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Federal student loans make up the overwhelming majority of outstanding student loan debt, but millions of borrowers also take out private student loans.
Yes. Private education loans, also called alternative loans, are originated by private banks and credit unions, as opposed to federal education loans, which are originated by the Education Department and institutions of higher education.
Turning to a private education loan for help with climbing college costs can be tempting. With an online application and the promise of a low interest rate, a private loan often looks easy and affordable.
Federal loans have a fixed interest rate and offer a variety of borrower benefits, like forbearance, deferment, loan consolidation, student loan forgiveness and several repayment plans. And if you default on your student loans, you may be able to undo some of the damage through the federal loan rehabilitation program. (Here’s a brief overview of what student loan default is and what it means for borrowers.)
Private loans generally aren’t as flexible. And unlike federal student loans, private loans often have variable interest rates and require credit checks. So you’ll need a good credit history or a cosigner to land a low rate. If you have less-than-stellar credit, you could end up paying high interest rates. Also, because rates on private loans can fluctuate according to market conditions, whatever interest rate you qualify for could change. (Curious about your credit? You can see where you stand by viewing two of your credit scores on Credit.com.)
The repayment terms on a private education loan vary by lender. With some lenders, repayment begins immediately. Other lenders may allow borrowers to defer loan payments while attending classes, as federal loans do.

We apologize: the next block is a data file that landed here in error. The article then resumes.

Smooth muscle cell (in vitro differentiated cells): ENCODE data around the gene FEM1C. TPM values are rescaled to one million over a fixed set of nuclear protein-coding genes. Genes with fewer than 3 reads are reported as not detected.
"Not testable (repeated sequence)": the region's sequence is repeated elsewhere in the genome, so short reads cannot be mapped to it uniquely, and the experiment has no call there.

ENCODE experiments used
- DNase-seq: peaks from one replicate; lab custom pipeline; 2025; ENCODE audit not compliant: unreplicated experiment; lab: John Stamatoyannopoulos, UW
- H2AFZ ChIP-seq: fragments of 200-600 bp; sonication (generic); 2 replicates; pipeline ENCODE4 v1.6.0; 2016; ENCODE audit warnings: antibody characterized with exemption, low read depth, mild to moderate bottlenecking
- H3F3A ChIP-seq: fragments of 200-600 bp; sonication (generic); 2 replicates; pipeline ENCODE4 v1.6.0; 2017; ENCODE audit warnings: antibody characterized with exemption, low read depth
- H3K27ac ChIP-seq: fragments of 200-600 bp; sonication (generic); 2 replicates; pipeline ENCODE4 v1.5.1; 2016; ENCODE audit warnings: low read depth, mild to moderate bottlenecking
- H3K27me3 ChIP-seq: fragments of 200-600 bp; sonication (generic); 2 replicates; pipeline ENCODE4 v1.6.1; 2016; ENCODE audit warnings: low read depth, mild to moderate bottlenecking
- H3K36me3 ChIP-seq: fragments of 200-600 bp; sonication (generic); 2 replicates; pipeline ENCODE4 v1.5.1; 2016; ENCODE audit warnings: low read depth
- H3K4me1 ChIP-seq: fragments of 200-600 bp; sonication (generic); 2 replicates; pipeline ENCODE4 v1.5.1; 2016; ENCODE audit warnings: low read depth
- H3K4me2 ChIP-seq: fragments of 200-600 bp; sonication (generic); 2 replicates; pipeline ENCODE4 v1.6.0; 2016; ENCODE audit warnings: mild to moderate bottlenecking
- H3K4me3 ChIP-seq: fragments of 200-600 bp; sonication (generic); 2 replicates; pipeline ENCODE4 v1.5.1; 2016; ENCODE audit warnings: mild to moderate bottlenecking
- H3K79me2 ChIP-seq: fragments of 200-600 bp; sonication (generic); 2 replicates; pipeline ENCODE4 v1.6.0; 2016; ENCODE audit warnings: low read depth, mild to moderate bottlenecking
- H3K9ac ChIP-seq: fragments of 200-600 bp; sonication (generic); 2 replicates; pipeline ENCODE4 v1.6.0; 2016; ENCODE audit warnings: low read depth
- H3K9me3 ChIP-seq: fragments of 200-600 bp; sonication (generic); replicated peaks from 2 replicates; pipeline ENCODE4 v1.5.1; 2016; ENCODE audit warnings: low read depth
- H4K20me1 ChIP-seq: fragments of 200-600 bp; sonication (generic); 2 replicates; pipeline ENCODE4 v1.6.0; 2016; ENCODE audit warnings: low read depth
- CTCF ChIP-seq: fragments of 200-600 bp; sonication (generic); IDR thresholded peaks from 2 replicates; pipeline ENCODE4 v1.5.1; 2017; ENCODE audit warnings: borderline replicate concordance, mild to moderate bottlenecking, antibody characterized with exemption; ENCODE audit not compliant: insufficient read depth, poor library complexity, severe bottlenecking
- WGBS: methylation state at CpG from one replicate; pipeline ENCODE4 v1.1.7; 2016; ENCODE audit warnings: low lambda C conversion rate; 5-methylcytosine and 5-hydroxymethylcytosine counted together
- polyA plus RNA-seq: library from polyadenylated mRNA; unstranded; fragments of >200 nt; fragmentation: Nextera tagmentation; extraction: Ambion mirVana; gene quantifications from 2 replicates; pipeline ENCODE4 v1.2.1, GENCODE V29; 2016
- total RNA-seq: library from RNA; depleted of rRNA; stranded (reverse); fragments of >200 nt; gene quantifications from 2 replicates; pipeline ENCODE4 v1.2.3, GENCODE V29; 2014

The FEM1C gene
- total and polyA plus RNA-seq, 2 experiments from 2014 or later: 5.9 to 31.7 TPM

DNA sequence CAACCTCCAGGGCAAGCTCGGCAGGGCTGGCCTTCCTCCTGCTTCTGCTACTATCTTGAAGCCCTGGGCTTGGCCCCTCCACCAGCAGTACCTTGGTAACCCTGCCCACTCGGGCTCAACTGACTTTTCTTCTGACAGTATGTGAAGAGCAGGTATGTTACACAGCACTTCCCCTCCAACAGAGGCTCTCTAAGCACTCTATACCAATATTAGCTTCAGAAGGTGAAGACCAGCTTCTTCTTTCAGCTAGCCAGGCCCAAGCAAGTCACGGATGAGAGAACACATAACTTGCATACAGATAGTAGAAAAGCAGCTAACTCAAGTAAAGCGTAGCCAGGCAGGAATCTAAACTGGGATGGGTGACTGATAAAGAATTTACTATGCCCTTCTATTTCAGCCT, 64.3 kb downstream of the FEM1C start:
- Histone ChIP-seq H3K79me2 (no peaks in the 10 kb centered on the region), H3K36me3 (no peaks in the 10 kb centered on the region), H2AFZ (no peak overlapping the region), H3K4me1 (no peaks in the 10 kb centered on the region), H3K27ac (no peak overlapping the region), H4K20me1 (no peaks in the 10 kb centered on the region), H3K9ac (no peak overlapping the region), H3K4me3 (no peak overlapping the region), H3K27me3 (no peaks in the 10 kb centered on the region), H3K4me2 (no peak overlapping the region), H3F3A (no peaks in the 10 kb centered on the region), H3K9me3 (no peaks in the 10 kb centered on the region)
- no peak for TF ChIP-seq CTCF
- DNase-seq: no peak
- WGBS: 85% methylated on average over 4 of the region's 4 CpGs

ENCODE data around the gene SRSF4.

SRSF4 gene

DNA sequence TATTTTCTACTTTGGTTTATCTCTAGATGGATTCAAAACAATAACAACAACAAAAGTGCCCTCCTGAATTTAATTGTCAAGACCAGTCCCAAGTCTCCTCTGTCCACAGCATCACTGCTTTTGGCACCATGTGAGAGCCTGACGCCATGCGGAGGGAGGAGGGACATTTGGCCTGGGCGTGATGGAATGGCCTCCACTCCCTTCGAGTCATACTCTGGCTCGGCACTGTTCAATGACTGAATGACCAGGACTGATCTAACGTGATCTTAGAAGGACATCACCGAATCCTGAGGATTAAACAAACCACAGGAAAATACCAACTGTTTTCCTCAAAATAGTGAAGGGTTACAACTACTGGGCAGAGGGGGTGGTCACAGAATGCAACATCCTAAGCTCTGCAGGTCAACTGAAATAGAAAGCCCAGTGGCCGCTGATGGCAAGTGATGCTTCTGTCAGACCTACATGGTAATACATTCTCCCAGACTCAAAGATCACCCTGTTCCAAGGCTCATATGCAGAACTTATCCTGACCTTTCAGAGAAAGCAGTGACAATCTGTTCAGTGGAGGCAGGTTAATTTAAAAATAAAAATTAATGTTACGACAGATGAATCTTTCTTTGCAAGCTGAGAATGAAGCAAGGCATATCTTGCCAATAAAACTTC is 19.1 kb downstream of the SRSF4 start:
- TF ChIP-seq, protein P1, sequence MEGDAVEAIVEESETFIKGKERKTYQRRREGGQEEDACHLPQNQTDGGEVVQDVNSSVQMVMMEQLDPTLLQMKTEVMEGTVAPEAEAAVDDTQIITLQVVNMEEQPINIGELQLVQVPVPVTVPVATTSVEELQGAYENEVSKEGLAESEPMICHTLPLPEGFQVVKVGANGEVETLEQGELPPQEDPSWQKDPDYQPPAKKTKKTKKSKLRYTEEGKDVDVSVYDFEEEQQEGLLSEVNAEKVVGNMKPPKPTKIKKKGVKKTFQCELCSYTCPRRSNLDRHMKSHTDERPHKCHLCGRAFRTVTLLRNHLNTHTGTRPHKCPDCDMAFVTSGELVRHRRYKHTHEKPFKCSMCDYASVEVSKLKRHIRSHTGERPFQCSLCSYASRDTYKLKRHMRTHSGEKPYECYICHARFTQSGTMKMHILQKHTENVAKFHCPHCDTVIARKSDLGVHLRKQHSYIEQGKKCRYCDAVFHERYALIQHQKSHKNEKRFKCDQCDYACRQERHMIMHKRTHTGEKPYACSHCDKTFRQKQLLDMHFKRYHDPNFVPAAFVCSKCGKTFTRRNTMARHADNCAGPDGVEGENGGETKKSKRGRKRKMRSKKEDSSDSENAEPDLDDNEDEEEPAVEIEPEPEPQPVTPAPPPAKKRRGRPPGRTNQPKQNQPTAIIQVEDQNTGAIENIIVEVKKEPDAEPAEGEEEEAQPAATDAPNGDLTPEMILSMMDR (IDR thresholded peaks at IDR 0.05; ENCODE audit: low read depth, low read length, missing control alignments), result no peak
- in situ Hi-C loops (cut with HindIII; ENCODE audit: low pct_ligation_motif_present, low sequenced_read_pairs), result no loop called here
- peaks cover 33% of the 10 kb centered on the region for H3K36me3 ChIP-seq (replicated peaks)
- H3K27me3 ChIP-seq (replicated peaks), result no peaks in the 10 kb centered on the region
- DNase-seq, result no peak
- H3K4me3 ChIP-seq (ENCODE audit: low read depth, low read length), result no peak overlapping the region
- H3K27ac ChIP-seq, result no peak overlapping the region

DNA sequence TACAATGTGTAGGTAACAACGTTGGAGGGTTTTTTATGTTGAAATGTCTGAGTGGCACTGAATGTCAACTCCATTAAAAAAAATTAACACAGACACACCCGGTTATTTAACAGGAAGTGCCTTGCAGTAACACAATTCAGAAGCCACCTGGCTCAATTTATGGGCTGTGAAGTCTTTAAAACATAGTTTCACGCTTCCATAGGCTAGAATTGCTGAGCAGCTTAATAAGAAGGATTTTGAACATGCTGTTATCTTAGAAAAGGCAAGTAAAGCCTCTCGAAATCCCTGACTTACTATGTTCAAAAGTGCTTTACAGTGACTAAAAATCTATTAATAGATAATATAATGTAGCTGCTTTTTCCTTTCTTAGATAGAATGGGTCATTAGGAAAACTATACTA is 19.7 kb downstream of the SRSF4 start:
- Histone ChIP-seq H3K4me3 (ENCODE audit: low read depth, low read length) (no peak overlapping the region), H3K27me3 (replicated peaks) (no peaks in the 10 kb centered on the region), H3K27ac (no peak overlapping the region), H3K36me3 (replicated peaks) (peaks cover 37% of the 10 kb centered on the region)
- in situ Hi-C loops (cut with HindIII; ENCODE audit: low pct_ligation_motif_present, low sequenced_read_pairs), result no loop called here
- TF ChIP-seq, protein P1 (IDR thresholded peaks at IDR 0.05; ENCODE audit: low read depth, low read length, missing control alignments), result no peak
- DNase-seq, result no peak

You’ll also likely have fewer borrower protections with private loans than you do with federal loans.
Federal loans come with a range of borrower protections mandated in the federal Higher Education Act. For example, with federal Direct, Family Education and Perkins loans, borrowers can postpone payments for up to three years if they suffer economic hardship or unemployment, as long as the borrower meets eligibility requirements for these deferments. Federal loan servicers may also offer forbearance, a temporary postponement of payments, for up to 12 months at a time. Private education loan lenders are not required to offer forbearance or deferment options. Some lenders charge fees to process forbearance and deferment requests and may have shorter deferment or forbearance periods.
A private loan is an option to consider after you’ve exhausted federal lending options (most federal loans, after all, have borrowing limits below the cost of attendance, which private loans do not). When borrowing to pay for your college education, most experts recommend applying for federal loans first and private loans as a last resort. If you’re applying for a federal student loan, make sure you fill out the Free Application for Federal Student Aid (FAFSA). It’s required to get any kind of federal aid, including loans. To land a good deal on a private education loan, you’ll need to shop carefully. Rates and fees vary.
Here are some important questions to ask when shopping for a private loan:
Weigh your financial options carefully. Federal student loans tend to have more benefits and repayment options than private student loans. If you do want to use a private student loan, be sure to get the facts first, and no matter what kind of student loan you decide to get, only borrow as much as you can expect to afford to repay.
Have questions about student loans? Whether you borrowed from a private lender or the Education Department, our experts can help you make sense of them. Post your questions in the comments, and we’ll do our best to answer.
This article has been updated. It was originally published August 24, 2010.
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